Archive for April, 2011

Night out

April 15, 2011

Cold beers! A delight in a place without electricity. Few consumables are more repelling than tepid (or worse: warm) beers.

And so the evening begins in the one restaurant in town that actually serves not only cold beers but also beef and potatoes and various other local and French delights.

And it is here that I meet Mahmoud. He enters with another colleague and immediately zeroes in on me with a story about a lost relative somewhere in Europe and that I should be the one to find that relative.

Sure. Have another beer.

He then tells me that he knows a place that is by far (by far!) the best place in town. Money is not a problem he says. Of course not – I will be paying. He insists, almost violently. So we agree to go to the best place in town – for one drink.

But not after a wild and unstable ride across the sand roads of his town, on his motorbike. It is indeed a miracle he manages to keep the thing from straying into a garden, a house or an animal. But we do arrive at the very best place in town. Where he will continue his drinking spree.

The best place in town is a low-ceiling den next to a rather grandiosely named “Night Club”, where the beer is (you guessed it!) warm. But Mahmoud has a solution to this problem: he switches to whisky. The television is belting out Ivorian happy-go-lucky music: the conflict there is reaching a decisive phase and a bunch of artists has decided to record a song entitled ‘Ca va aller’ – Ivory Coast’s national catchphrase.

Mahmoud is engrossed in his whiskey and he does not see me leave. This town is small and the next port of call is a smallish bar, run almost entirely for the benefit of the students and lecturers of “The Institute”. It is a training centre for vets with a fairly large and vibrant student populaton. We have a lovely little time sitting around a plastic table, talking about the imminent downfall of Laurent Gbagbo in next door Ivory Coast, The Institute, The Netherlands “where you have so much good cattle” and Life After The Institute – which, quite frankly, worries them. Where are the jobs?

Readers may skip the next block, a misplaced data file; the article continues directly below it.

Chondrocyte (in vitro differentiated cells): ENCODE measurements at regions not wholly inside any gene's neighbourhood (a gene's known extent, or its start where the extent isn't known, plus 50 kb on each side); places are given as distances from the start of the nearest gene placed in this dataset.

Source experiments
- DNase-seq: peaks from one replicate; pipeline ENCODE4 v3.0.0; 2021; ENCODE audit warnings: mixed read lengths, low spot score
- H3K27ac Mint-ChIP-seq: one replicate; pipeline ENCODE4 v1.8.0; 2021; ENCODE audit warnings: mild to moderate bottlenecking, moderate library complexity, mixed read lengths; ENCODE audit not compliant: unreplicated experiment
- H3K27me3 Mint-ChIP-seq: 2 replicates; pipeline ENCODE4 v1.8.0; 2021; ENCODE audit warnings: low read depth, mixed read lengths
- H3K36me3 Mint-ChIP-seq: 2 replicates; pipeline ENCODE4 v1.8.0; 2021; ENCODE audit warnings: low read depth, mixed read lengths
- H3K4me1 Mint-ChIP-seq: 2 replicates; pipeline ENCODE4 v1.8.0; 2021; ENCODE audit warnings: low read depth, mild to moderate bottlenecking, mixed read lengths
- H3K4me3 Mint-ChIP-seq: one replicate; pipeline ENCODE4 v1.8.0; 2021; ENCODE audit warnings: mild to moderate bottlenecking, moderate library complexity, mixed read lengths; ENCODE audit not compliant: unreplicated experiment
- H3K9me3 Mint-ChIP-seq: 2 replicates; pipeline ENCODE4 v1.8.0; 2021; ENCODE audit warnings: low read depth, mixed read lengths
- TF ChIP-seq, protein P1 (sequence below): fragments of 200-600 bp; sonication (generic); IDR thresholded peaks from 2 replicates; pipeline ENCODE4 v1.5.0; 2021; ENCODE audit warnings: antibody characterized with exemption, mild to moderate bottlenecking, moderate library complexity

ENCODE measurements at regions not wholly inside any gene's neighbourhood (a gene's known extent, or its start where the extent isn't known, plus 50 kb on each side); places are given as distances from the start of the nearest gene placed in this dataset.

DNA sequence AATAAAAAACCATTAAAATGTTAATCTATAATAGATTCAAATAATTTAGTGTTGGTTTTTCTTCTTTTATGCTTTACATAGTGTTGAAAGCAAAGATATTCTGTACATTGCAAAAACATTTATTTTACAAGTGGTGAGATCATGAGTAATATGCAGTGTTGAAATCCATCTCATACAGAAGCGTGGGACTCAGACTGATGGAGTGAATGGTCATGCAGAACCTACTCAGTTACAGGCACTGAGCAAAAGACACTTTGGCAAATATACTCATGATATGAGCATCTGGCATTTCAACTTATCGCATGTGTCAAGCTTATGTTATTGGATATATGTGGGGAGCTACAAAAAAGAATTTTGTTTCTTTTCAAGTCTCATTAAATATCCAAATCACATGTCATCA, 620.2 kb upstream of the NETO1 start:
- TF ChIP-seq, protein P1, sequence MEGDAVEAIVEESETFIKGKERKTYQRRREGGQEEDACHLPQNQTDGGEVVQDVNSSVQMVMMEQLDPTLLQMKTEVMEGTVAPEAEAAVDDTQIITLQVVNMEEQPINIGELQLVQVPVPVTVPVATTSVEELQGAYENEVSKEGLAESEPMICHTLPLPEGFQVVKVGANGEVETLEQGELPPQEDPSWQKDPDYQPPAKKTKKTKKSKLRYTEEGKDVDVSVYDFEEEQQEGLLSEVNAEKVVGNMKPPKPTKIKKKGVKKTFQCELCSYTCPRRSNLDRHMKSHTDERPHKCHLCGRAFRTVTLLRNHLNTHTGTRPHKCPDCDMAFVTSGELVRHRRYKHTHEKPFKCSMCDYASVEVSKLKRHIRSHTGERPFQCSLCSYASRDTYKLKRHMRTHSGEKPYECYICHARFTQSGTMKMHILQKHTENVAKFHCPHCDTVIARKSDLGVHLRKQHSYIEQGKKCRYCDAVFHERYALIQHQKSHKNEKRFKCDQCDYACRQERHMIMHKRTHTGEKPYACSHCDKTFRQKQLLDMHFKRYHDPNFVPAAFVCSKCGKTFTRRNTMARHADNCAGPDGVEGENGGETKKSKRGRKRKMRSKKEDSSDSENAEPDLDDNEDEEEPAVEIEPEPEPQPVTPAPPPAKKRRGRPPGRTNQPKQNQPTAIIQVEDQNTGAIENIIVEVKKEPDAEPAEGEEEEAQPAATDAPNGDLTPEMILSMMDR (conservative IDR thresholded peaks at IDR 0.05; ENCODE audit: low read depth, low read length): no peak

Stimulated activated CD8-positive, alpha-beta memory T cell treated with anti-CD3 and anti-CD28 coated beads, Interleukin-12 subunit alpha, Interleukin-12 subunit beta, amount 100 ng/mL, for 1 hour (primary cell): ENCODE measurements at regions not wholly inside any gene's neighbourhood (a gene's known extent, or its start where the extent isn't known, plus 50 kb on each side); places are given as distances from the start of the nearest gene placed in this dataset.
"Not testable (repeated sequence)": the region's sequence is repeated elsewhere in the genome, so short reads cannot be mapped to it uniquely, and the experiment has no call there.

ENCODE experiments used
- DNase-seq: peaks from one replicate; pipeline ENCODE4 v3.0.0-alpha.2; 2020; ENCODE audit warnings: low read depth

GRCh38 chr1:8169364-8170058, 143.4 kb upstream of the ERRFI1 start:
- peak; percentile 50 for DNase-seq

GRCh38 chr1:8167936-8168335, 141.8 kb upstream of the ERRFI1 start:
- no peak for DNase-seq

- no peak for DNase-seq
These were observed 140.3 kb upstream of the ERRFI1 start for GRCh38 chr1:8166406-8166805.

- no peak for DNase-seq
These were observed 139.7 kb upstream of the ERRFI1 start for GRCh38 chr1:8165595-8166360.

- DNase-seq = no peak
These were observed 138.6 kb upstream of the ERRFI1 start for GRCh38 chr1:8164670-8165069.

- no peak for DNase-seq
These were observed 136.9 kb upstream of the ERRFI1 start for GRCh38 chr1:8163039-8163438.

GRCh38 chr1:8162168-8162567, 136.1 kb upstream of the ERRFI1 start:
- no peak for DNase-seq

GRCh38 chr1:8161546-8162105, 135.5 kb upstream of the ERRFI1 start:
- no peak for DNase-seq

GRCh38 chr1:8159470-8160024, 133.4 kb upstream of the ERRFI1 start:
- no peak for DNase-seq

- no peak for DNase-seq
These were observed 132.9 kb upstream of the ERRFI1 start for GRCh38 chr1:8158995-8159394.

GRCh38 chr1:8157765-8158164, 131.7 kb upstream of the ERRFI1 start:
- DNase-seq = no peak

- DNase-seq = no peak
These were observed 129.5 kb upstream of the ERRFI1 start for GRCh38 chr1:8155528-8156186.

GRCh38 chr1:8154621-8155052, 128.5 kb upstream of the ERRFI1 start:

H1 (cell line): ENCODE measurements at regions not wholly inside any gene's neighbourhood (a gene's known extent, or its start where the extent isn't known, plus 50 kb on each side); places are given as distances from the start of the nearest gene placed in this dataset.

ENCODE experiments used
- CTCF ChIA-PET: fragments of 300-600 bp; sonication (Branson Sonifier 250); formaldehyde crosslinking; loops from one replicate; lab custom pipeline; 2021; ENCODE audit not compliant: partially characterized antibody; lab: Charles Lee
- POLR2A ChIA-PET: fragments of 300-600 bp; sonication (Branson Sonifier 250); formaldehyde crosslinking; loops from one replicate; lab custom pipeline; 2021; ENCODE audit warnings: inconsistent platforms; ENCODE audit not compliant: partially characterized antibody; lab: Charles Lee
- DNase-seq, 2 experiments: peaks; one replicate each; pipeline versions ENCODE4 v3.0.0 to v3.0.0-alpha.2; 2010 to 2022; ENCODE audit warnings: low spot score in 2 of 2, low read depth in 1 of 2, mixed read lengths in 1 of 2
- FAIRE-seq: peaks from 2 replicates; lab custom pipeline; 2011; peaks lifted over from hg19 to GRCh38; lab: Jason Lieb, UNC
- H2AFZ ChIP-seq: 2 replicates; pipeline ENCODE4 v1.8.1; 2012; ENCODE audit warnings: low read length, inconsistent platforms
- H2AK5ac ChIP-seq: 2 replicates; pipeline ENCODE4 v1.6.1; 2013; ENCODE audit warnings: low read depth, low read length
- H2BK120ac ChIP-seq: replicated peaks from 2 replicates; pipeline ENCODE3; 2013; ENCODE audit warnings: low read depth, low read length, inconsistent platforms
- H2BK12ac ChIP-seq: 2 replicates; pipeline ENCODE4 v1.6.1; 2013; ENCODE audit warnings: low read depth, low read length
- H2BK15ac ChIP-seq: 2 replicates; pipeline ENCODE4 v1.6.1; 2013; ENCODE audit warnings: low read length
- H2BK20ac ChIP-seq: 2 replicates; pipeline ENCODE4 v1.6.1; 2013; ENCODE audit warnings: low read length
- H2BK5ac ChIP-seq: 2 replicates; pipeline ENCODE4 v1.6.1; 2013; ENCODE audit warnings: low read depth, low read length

It’s a question left hanging in the air when I make my way back to the hotel but before getting there, a sound catches my ear. It comes from the Bar Manding. Fiery percussion, high-pitched singing and a frenzied keyboard that mostly reminds me of the organ frequently used by legendary rock band The Doors. But then on steroids. The band does manage to drown out the sound of the generator. I enter a big square hangar where they are  playing next to a motorbike and assorted industrial debris. Over a royally disgusting warm beer one of the band helpfully explains that this is a general repetition for a Big Launch tomorrow and I am heartily invited. With ringing ears and slightly nauseous I leave the hangar half an our later, on my way, finally, to the hotel.

Which is half-lit. No, actually, just a quarter lit. In the cavernous dining hall, there is an island of light and here I find myself discussing life, politics and the universe with the manager, over a few bottles of not exactly cold but still acceptable beer. A tiny generator outside struggles to light up even that small space. Ah, the melancholy of once-great hotels that still try and keep up past grandeur…Africa is littered with them. And I love them.

One final stop. Next door to the hotel is another night club and since I just got to know the owner from a business exchange earlier this afternoon, it would be nice to pay him a visit.  

“Entry 10,000 Francs,” I am told. That’s a euro and a half for one, maybe two final drinks as I do begin to discover a slight and rather disconcerting wobbliness. It’s after midnight and really really dark. But inside there is upbeat popular Guinean music. It’s produced by the bucketload and I like it: they basically have one band in a studio somewhere in Conakry, which plays two or three standard tunes. They then put different singers in front of the band – and a new hit is born.

The barman comes from Cameroon. And yes, he studies…at The Institute. He likes it here. There is not much conversation as the music is very loud. Hey – this is a nightclub. You’re supposed to watch, be watched, drink and….

‘You must dance with me,’ she says. She is pretty and copiously blessed by Nature. I am reminded of the old Shakespearean punchline about drinks provoking the desire but taking away the performance. Time to make my way towards the exit.

Now I stroll with great calm and dignity towards the hotel, meanwhile feverishly hoping that I am not going to be chased after by the she-person who just accosted me at the bar. Or Mahmoud on his motorbike.